The Name variable, specifies the name of the float that appears on the tackle screen. It can be as long as you like, and contain spaces, however, it is better to keep float names short, as long names will overwrite parts of the display on the tackle screen.

The Ref variable, must be set to a unique reference name for the float and can contain upto 12 characters, with no spaces.

The Desc variable contains the relative path and file name of an .fsb help file associated with the float. One doesn't have to be included, and if not, set this variable to [None].

The Type variable must be set to 7, if not the float will not be recognised in the tackle screen. The reason it is included, is to prevent the .tkl file being recognised as another piece of tackle if it is incorrectly placed in the wrong folder.

The FLOAT section contains variables and values which define the specific usage and behaviour of the float.

The Graphic variable value should contain the relative path and filename of the PCX image file of the small float that appears on the line in the tackle screen. This should be a 256 colour PCX with colour palette index 0 being used as the transparent background colour that is not displayed. The image width in pixels should be divisible by 2, for example, 2, 4, 6 pixels wide etc.. An image with a pixel width which isn't divisible by two will not display correctly on the tackle screen.

If an eyed float is being created, the float image should be created to be displayed vertically, with the tip of the float at the bottom.

Rubber connected floats, should be created with an horizontal image of the float, with the tip of the float towards the right side of the image.

Controller float images, like rubber connected float images, should be horizontal, but with the tip of the float on the left hand side.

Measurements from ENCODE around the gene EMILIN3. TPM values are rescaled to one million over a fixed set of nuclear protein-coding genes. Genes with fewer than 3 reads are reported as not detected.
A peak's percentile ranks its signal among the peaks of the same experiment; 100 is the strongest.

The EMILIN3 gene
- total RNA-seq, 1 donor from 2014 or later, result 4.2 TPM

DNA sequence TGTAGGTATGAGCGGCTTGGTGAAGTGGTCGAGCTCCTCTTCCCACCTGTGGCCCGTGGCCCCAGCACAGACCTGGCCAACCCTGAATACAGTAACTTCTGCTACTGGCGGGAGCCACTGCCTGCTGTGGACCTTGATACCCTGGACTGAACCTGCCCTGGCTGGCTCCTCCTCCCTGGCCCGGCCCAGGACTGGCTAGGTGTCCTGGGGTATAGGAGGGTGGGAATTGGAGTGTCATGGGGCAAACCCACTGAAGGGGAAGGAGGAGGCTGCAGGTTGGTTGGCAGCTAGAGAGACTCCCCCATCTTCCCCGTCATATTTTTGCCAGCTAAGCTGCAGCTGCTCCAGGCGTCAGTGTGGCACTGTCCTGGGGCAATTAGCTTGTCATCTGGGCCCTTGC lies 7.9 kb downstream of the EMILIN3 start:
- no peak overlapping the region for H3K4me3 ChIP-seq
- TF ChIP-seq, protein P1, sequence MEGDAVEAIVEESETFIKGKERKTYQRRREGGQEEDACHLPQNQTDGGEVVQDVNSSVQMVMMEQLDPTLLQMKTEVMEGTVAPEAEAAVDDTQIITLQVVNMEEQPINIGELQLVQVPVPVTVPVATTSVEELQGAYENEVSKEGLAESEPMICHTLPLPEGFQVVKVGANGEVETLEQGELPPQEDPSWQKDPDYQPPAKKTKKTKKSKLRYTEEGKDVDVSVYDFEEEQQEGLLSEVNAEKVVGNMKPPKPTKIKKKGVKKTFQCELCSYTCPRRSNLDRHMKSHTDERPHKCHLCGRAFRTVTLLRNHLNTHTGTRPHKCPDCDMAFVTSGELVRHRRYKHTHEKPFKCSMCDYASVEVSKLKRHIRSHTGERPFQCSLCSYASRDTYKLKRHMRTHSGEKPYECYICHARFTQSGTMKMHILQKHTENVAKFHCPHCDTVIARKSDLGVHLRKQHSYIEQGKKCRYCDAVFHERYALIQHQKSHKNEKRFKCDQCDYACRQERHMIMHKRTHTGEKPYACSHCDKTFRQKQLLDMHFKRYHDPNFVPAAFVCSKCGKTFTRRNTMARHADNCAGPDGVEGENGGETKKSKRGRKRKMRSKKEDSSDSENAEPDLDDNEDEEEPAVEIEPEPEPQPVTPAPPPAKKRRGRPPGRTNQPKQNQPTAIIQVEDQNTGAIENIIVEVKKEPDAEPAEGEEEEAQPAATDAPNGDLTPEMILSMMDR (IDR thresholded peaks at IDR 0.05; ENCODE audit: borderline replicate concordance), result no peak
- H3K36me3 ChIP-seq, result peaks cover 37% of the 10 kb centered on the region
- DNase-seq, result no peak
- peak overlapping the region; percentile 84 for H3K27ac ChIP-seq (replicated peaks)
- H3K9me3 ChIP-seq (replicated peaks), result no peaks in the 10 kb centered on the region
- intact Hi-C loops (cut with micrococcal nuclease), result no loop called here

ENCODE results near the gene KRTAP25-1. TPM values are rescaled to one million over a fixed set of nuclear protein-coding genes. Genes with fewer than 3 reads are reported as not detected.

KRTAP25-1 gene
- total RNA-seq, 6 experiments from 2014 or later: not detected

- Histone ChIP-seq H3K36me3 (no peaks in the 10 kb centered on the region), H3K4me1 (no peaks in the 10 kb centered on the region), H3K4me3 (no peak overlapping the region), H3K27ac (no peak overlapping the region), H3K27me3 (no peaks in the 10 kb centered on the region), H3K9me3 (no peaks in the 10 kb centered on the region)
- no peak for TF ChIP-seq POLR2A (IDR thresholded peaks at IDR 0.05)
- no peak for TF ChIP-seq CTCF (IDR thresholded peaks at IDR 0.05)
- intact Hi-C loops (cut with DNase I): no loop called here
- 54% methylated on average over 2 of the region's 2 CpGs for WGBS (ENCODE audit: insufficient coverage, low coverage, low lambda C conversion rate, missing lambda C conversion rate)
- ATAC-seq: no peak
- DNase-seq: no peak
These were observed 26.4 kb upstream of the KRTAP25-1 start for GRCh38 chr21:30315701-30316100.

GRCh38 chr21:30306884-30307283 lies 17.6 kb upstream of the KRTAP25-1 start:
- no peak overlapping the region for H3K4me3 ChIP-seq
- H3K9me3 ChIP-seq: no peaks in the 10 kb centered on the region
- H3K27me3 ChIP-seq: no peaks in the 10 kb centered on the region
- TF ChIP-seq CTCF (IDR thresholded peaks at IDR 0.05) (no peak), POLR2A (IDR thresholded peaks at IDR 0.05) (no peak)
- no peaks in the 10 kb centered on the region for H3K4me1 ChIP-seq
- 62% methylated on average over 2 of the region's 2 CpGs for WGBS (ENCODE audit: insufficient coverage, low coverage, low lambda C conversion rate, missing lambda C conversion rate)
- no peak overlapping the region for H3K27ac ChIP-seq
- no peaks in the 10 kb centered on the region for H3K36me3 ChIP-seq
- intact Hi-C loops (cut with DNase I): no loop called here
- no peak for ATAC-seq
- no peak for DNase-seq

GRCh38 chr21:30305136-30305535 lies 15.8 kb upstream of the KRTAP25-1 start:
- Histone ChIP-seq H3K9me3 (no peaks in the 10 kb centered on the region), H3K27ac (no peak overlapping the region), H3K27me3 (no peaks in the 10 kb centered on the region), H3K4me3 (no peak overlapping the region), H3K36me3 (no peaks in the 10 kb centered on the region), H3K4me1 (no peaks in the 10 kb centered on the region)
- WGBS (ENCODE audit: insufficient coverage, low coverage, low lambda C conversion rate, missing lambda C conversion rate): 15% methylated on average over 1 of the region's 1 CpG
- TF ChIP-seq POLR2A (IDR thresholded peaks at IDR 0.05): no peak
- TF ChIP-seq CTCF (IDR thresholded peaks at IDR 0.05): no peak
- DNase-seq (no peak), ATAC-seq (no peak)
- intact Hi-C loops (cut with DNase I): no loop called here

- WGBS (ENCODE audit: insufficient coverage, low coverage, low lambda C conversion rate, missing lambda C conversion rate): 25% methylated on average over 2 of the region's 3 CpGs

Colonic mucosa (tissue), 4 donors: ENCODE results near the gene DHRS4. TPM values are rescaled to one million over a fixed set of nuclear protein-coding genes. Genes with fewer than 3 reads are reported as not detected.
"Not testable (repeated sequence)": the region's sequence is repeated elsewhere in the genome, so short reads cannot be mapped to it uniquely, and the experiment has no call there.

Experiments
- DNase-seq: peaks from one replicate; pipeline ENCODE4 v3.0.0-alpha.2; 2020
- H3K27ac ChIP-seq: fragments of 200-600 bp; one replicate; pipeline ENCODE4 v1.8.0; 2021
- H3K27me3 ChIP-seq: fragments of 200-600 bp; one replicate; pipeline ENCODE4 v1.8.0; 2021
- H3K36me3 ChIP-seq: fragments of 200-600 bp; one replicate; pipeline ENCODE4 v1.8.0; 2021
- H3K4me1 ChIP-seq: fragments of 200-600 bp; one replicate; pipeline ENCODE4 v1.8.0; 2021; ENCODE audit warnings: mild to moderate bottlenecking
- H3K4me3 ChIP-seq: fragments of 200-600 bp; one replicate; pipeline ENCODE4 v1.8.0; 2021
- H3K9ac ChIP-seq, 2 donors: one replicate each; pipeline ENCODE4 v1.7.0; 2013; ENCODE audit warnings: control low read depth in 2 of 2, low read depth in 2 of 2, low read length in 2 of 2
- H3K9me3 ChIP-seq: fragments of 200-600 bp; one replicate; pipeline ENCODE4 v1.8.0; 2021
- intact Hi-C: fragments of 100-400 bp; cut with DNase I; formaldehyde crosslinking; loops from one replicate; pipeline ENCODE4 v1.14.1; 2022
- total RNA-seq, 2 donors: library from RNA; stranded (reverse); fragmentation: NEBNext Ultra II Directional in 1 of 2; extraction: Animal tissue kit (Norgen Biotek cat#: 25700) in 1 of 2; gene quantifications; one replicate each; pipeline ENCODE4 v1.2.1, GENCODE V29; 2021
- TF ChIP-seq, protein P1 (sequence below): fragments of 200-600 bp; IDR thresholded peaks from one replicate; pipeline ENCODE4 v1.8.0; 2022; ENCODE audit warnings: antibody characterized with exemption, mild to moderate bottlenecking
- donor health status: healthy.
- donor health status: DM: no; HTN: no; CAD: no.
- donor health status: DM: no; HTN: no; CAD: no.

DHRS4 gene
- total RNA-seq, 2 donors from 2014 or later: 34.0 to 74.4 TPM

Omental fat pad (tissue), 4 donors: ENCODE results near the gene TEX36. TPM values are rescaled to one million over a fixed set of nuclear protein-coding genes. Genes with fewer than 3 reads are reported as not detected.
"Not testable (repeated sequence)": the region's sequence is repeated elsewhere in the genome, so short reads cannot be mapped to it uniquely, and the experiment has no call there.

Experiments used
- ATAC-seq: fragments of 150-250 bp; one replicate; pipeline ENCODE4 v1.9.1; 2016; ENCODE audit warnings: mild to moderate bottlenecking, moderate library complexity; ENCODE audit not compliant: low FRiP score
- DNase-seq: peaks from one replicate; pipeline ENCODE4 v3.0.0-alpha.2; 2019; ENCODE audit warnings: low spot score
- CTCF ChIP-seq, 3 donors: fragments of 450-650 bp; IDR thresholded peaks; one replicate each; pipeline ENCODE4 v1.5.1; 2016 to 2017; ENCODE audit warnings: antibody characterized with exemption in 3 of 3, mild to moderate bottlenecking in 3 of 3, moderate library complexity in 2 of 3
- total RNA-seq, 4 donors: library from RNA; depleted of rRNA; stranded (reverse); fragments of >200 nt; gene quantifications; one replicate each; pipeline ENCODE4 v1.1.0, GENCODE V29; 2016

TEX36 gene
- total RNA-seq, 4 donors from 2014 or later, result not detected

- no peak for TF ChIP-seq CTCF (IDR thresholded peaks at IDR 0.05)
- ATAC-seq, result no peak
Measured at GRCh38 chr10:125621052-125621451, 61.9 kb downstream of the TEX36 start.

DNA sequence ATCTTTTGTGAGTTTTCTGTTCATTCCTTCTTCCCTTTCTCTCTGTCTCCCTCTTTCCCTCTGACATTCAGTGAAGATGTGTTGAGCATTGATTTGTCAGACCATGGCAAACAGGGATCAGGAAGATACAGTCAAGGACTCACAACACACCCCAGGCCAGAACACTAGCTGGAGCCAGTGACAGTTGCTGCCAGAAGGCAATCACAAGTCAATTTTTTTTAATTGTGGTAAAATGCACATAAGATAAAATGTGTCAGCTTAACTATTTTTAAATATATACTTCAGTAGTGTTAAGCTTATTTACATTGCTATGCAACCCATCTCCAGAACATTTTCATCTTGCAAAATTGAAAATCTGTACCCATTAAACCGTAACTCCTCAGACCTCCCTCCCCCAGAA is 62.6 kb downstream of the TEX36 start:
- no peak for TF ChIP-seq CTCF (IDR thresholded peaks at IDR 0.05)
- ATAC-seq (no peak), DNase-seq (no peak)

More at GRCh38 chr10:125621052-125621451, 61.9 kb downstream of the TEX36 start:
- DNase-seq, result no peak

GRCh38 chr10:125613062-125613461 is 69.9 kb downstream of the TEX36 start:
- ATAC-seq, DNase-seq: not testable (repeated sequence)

Slider float images, again should be created to display horizontally, with the tip of the float on the right of the image.

There is no exact size for float graphic images, but an apropriate size should be used for the display on the tackle screen, in accordance with the length of the float.

The Biggraphic variable should contain a relative path and filename of a JPG or PCX image file that will be displayed in the large box on the tackle screen, when the float is selected by the angler. To fit perfectly in the box, this image should be 200 pixels wide by 100 pixels high. Smaller images can be used, but larger images may disrupt the display. JPG images are preferred, because of thier small file size and image quality.

The PX and PY value are used to position the Graphic image of the float exactly on the line. If the graphic image does not appear in the right place these values will need to be changed, and represent pixel additions or subtractions in both the X ( horizontal ) and Y ( vertical ) directions. A negative value for PX will move the float left on the display, a positive value will move the float right. A negative PY value moves the float image up, with a positive PY value moving the float down, by however many pixels are specified.

The Topeye and Boteye indicate how many "eyes" for the line to pass through the float has, as well as there position on the float. Fishsim II doesn't know of the float types listed in the introduction, and uses these values to determine the exact usage of the float. The table below can be used to find the settings of the type of float you are creating.

Type of float Topeye Boteye
Eyed 0 1
Rubber Connected 0 0
Controller 1 0
Slider 1 1

The Right and Left variables specify the closest distance away ( on both left and right sides ) that shot or other objects can be placed on the line. The values are specified in inches, and all tackle on the tackle screen is placed within, 1/4" ( 0.25" ) deviations.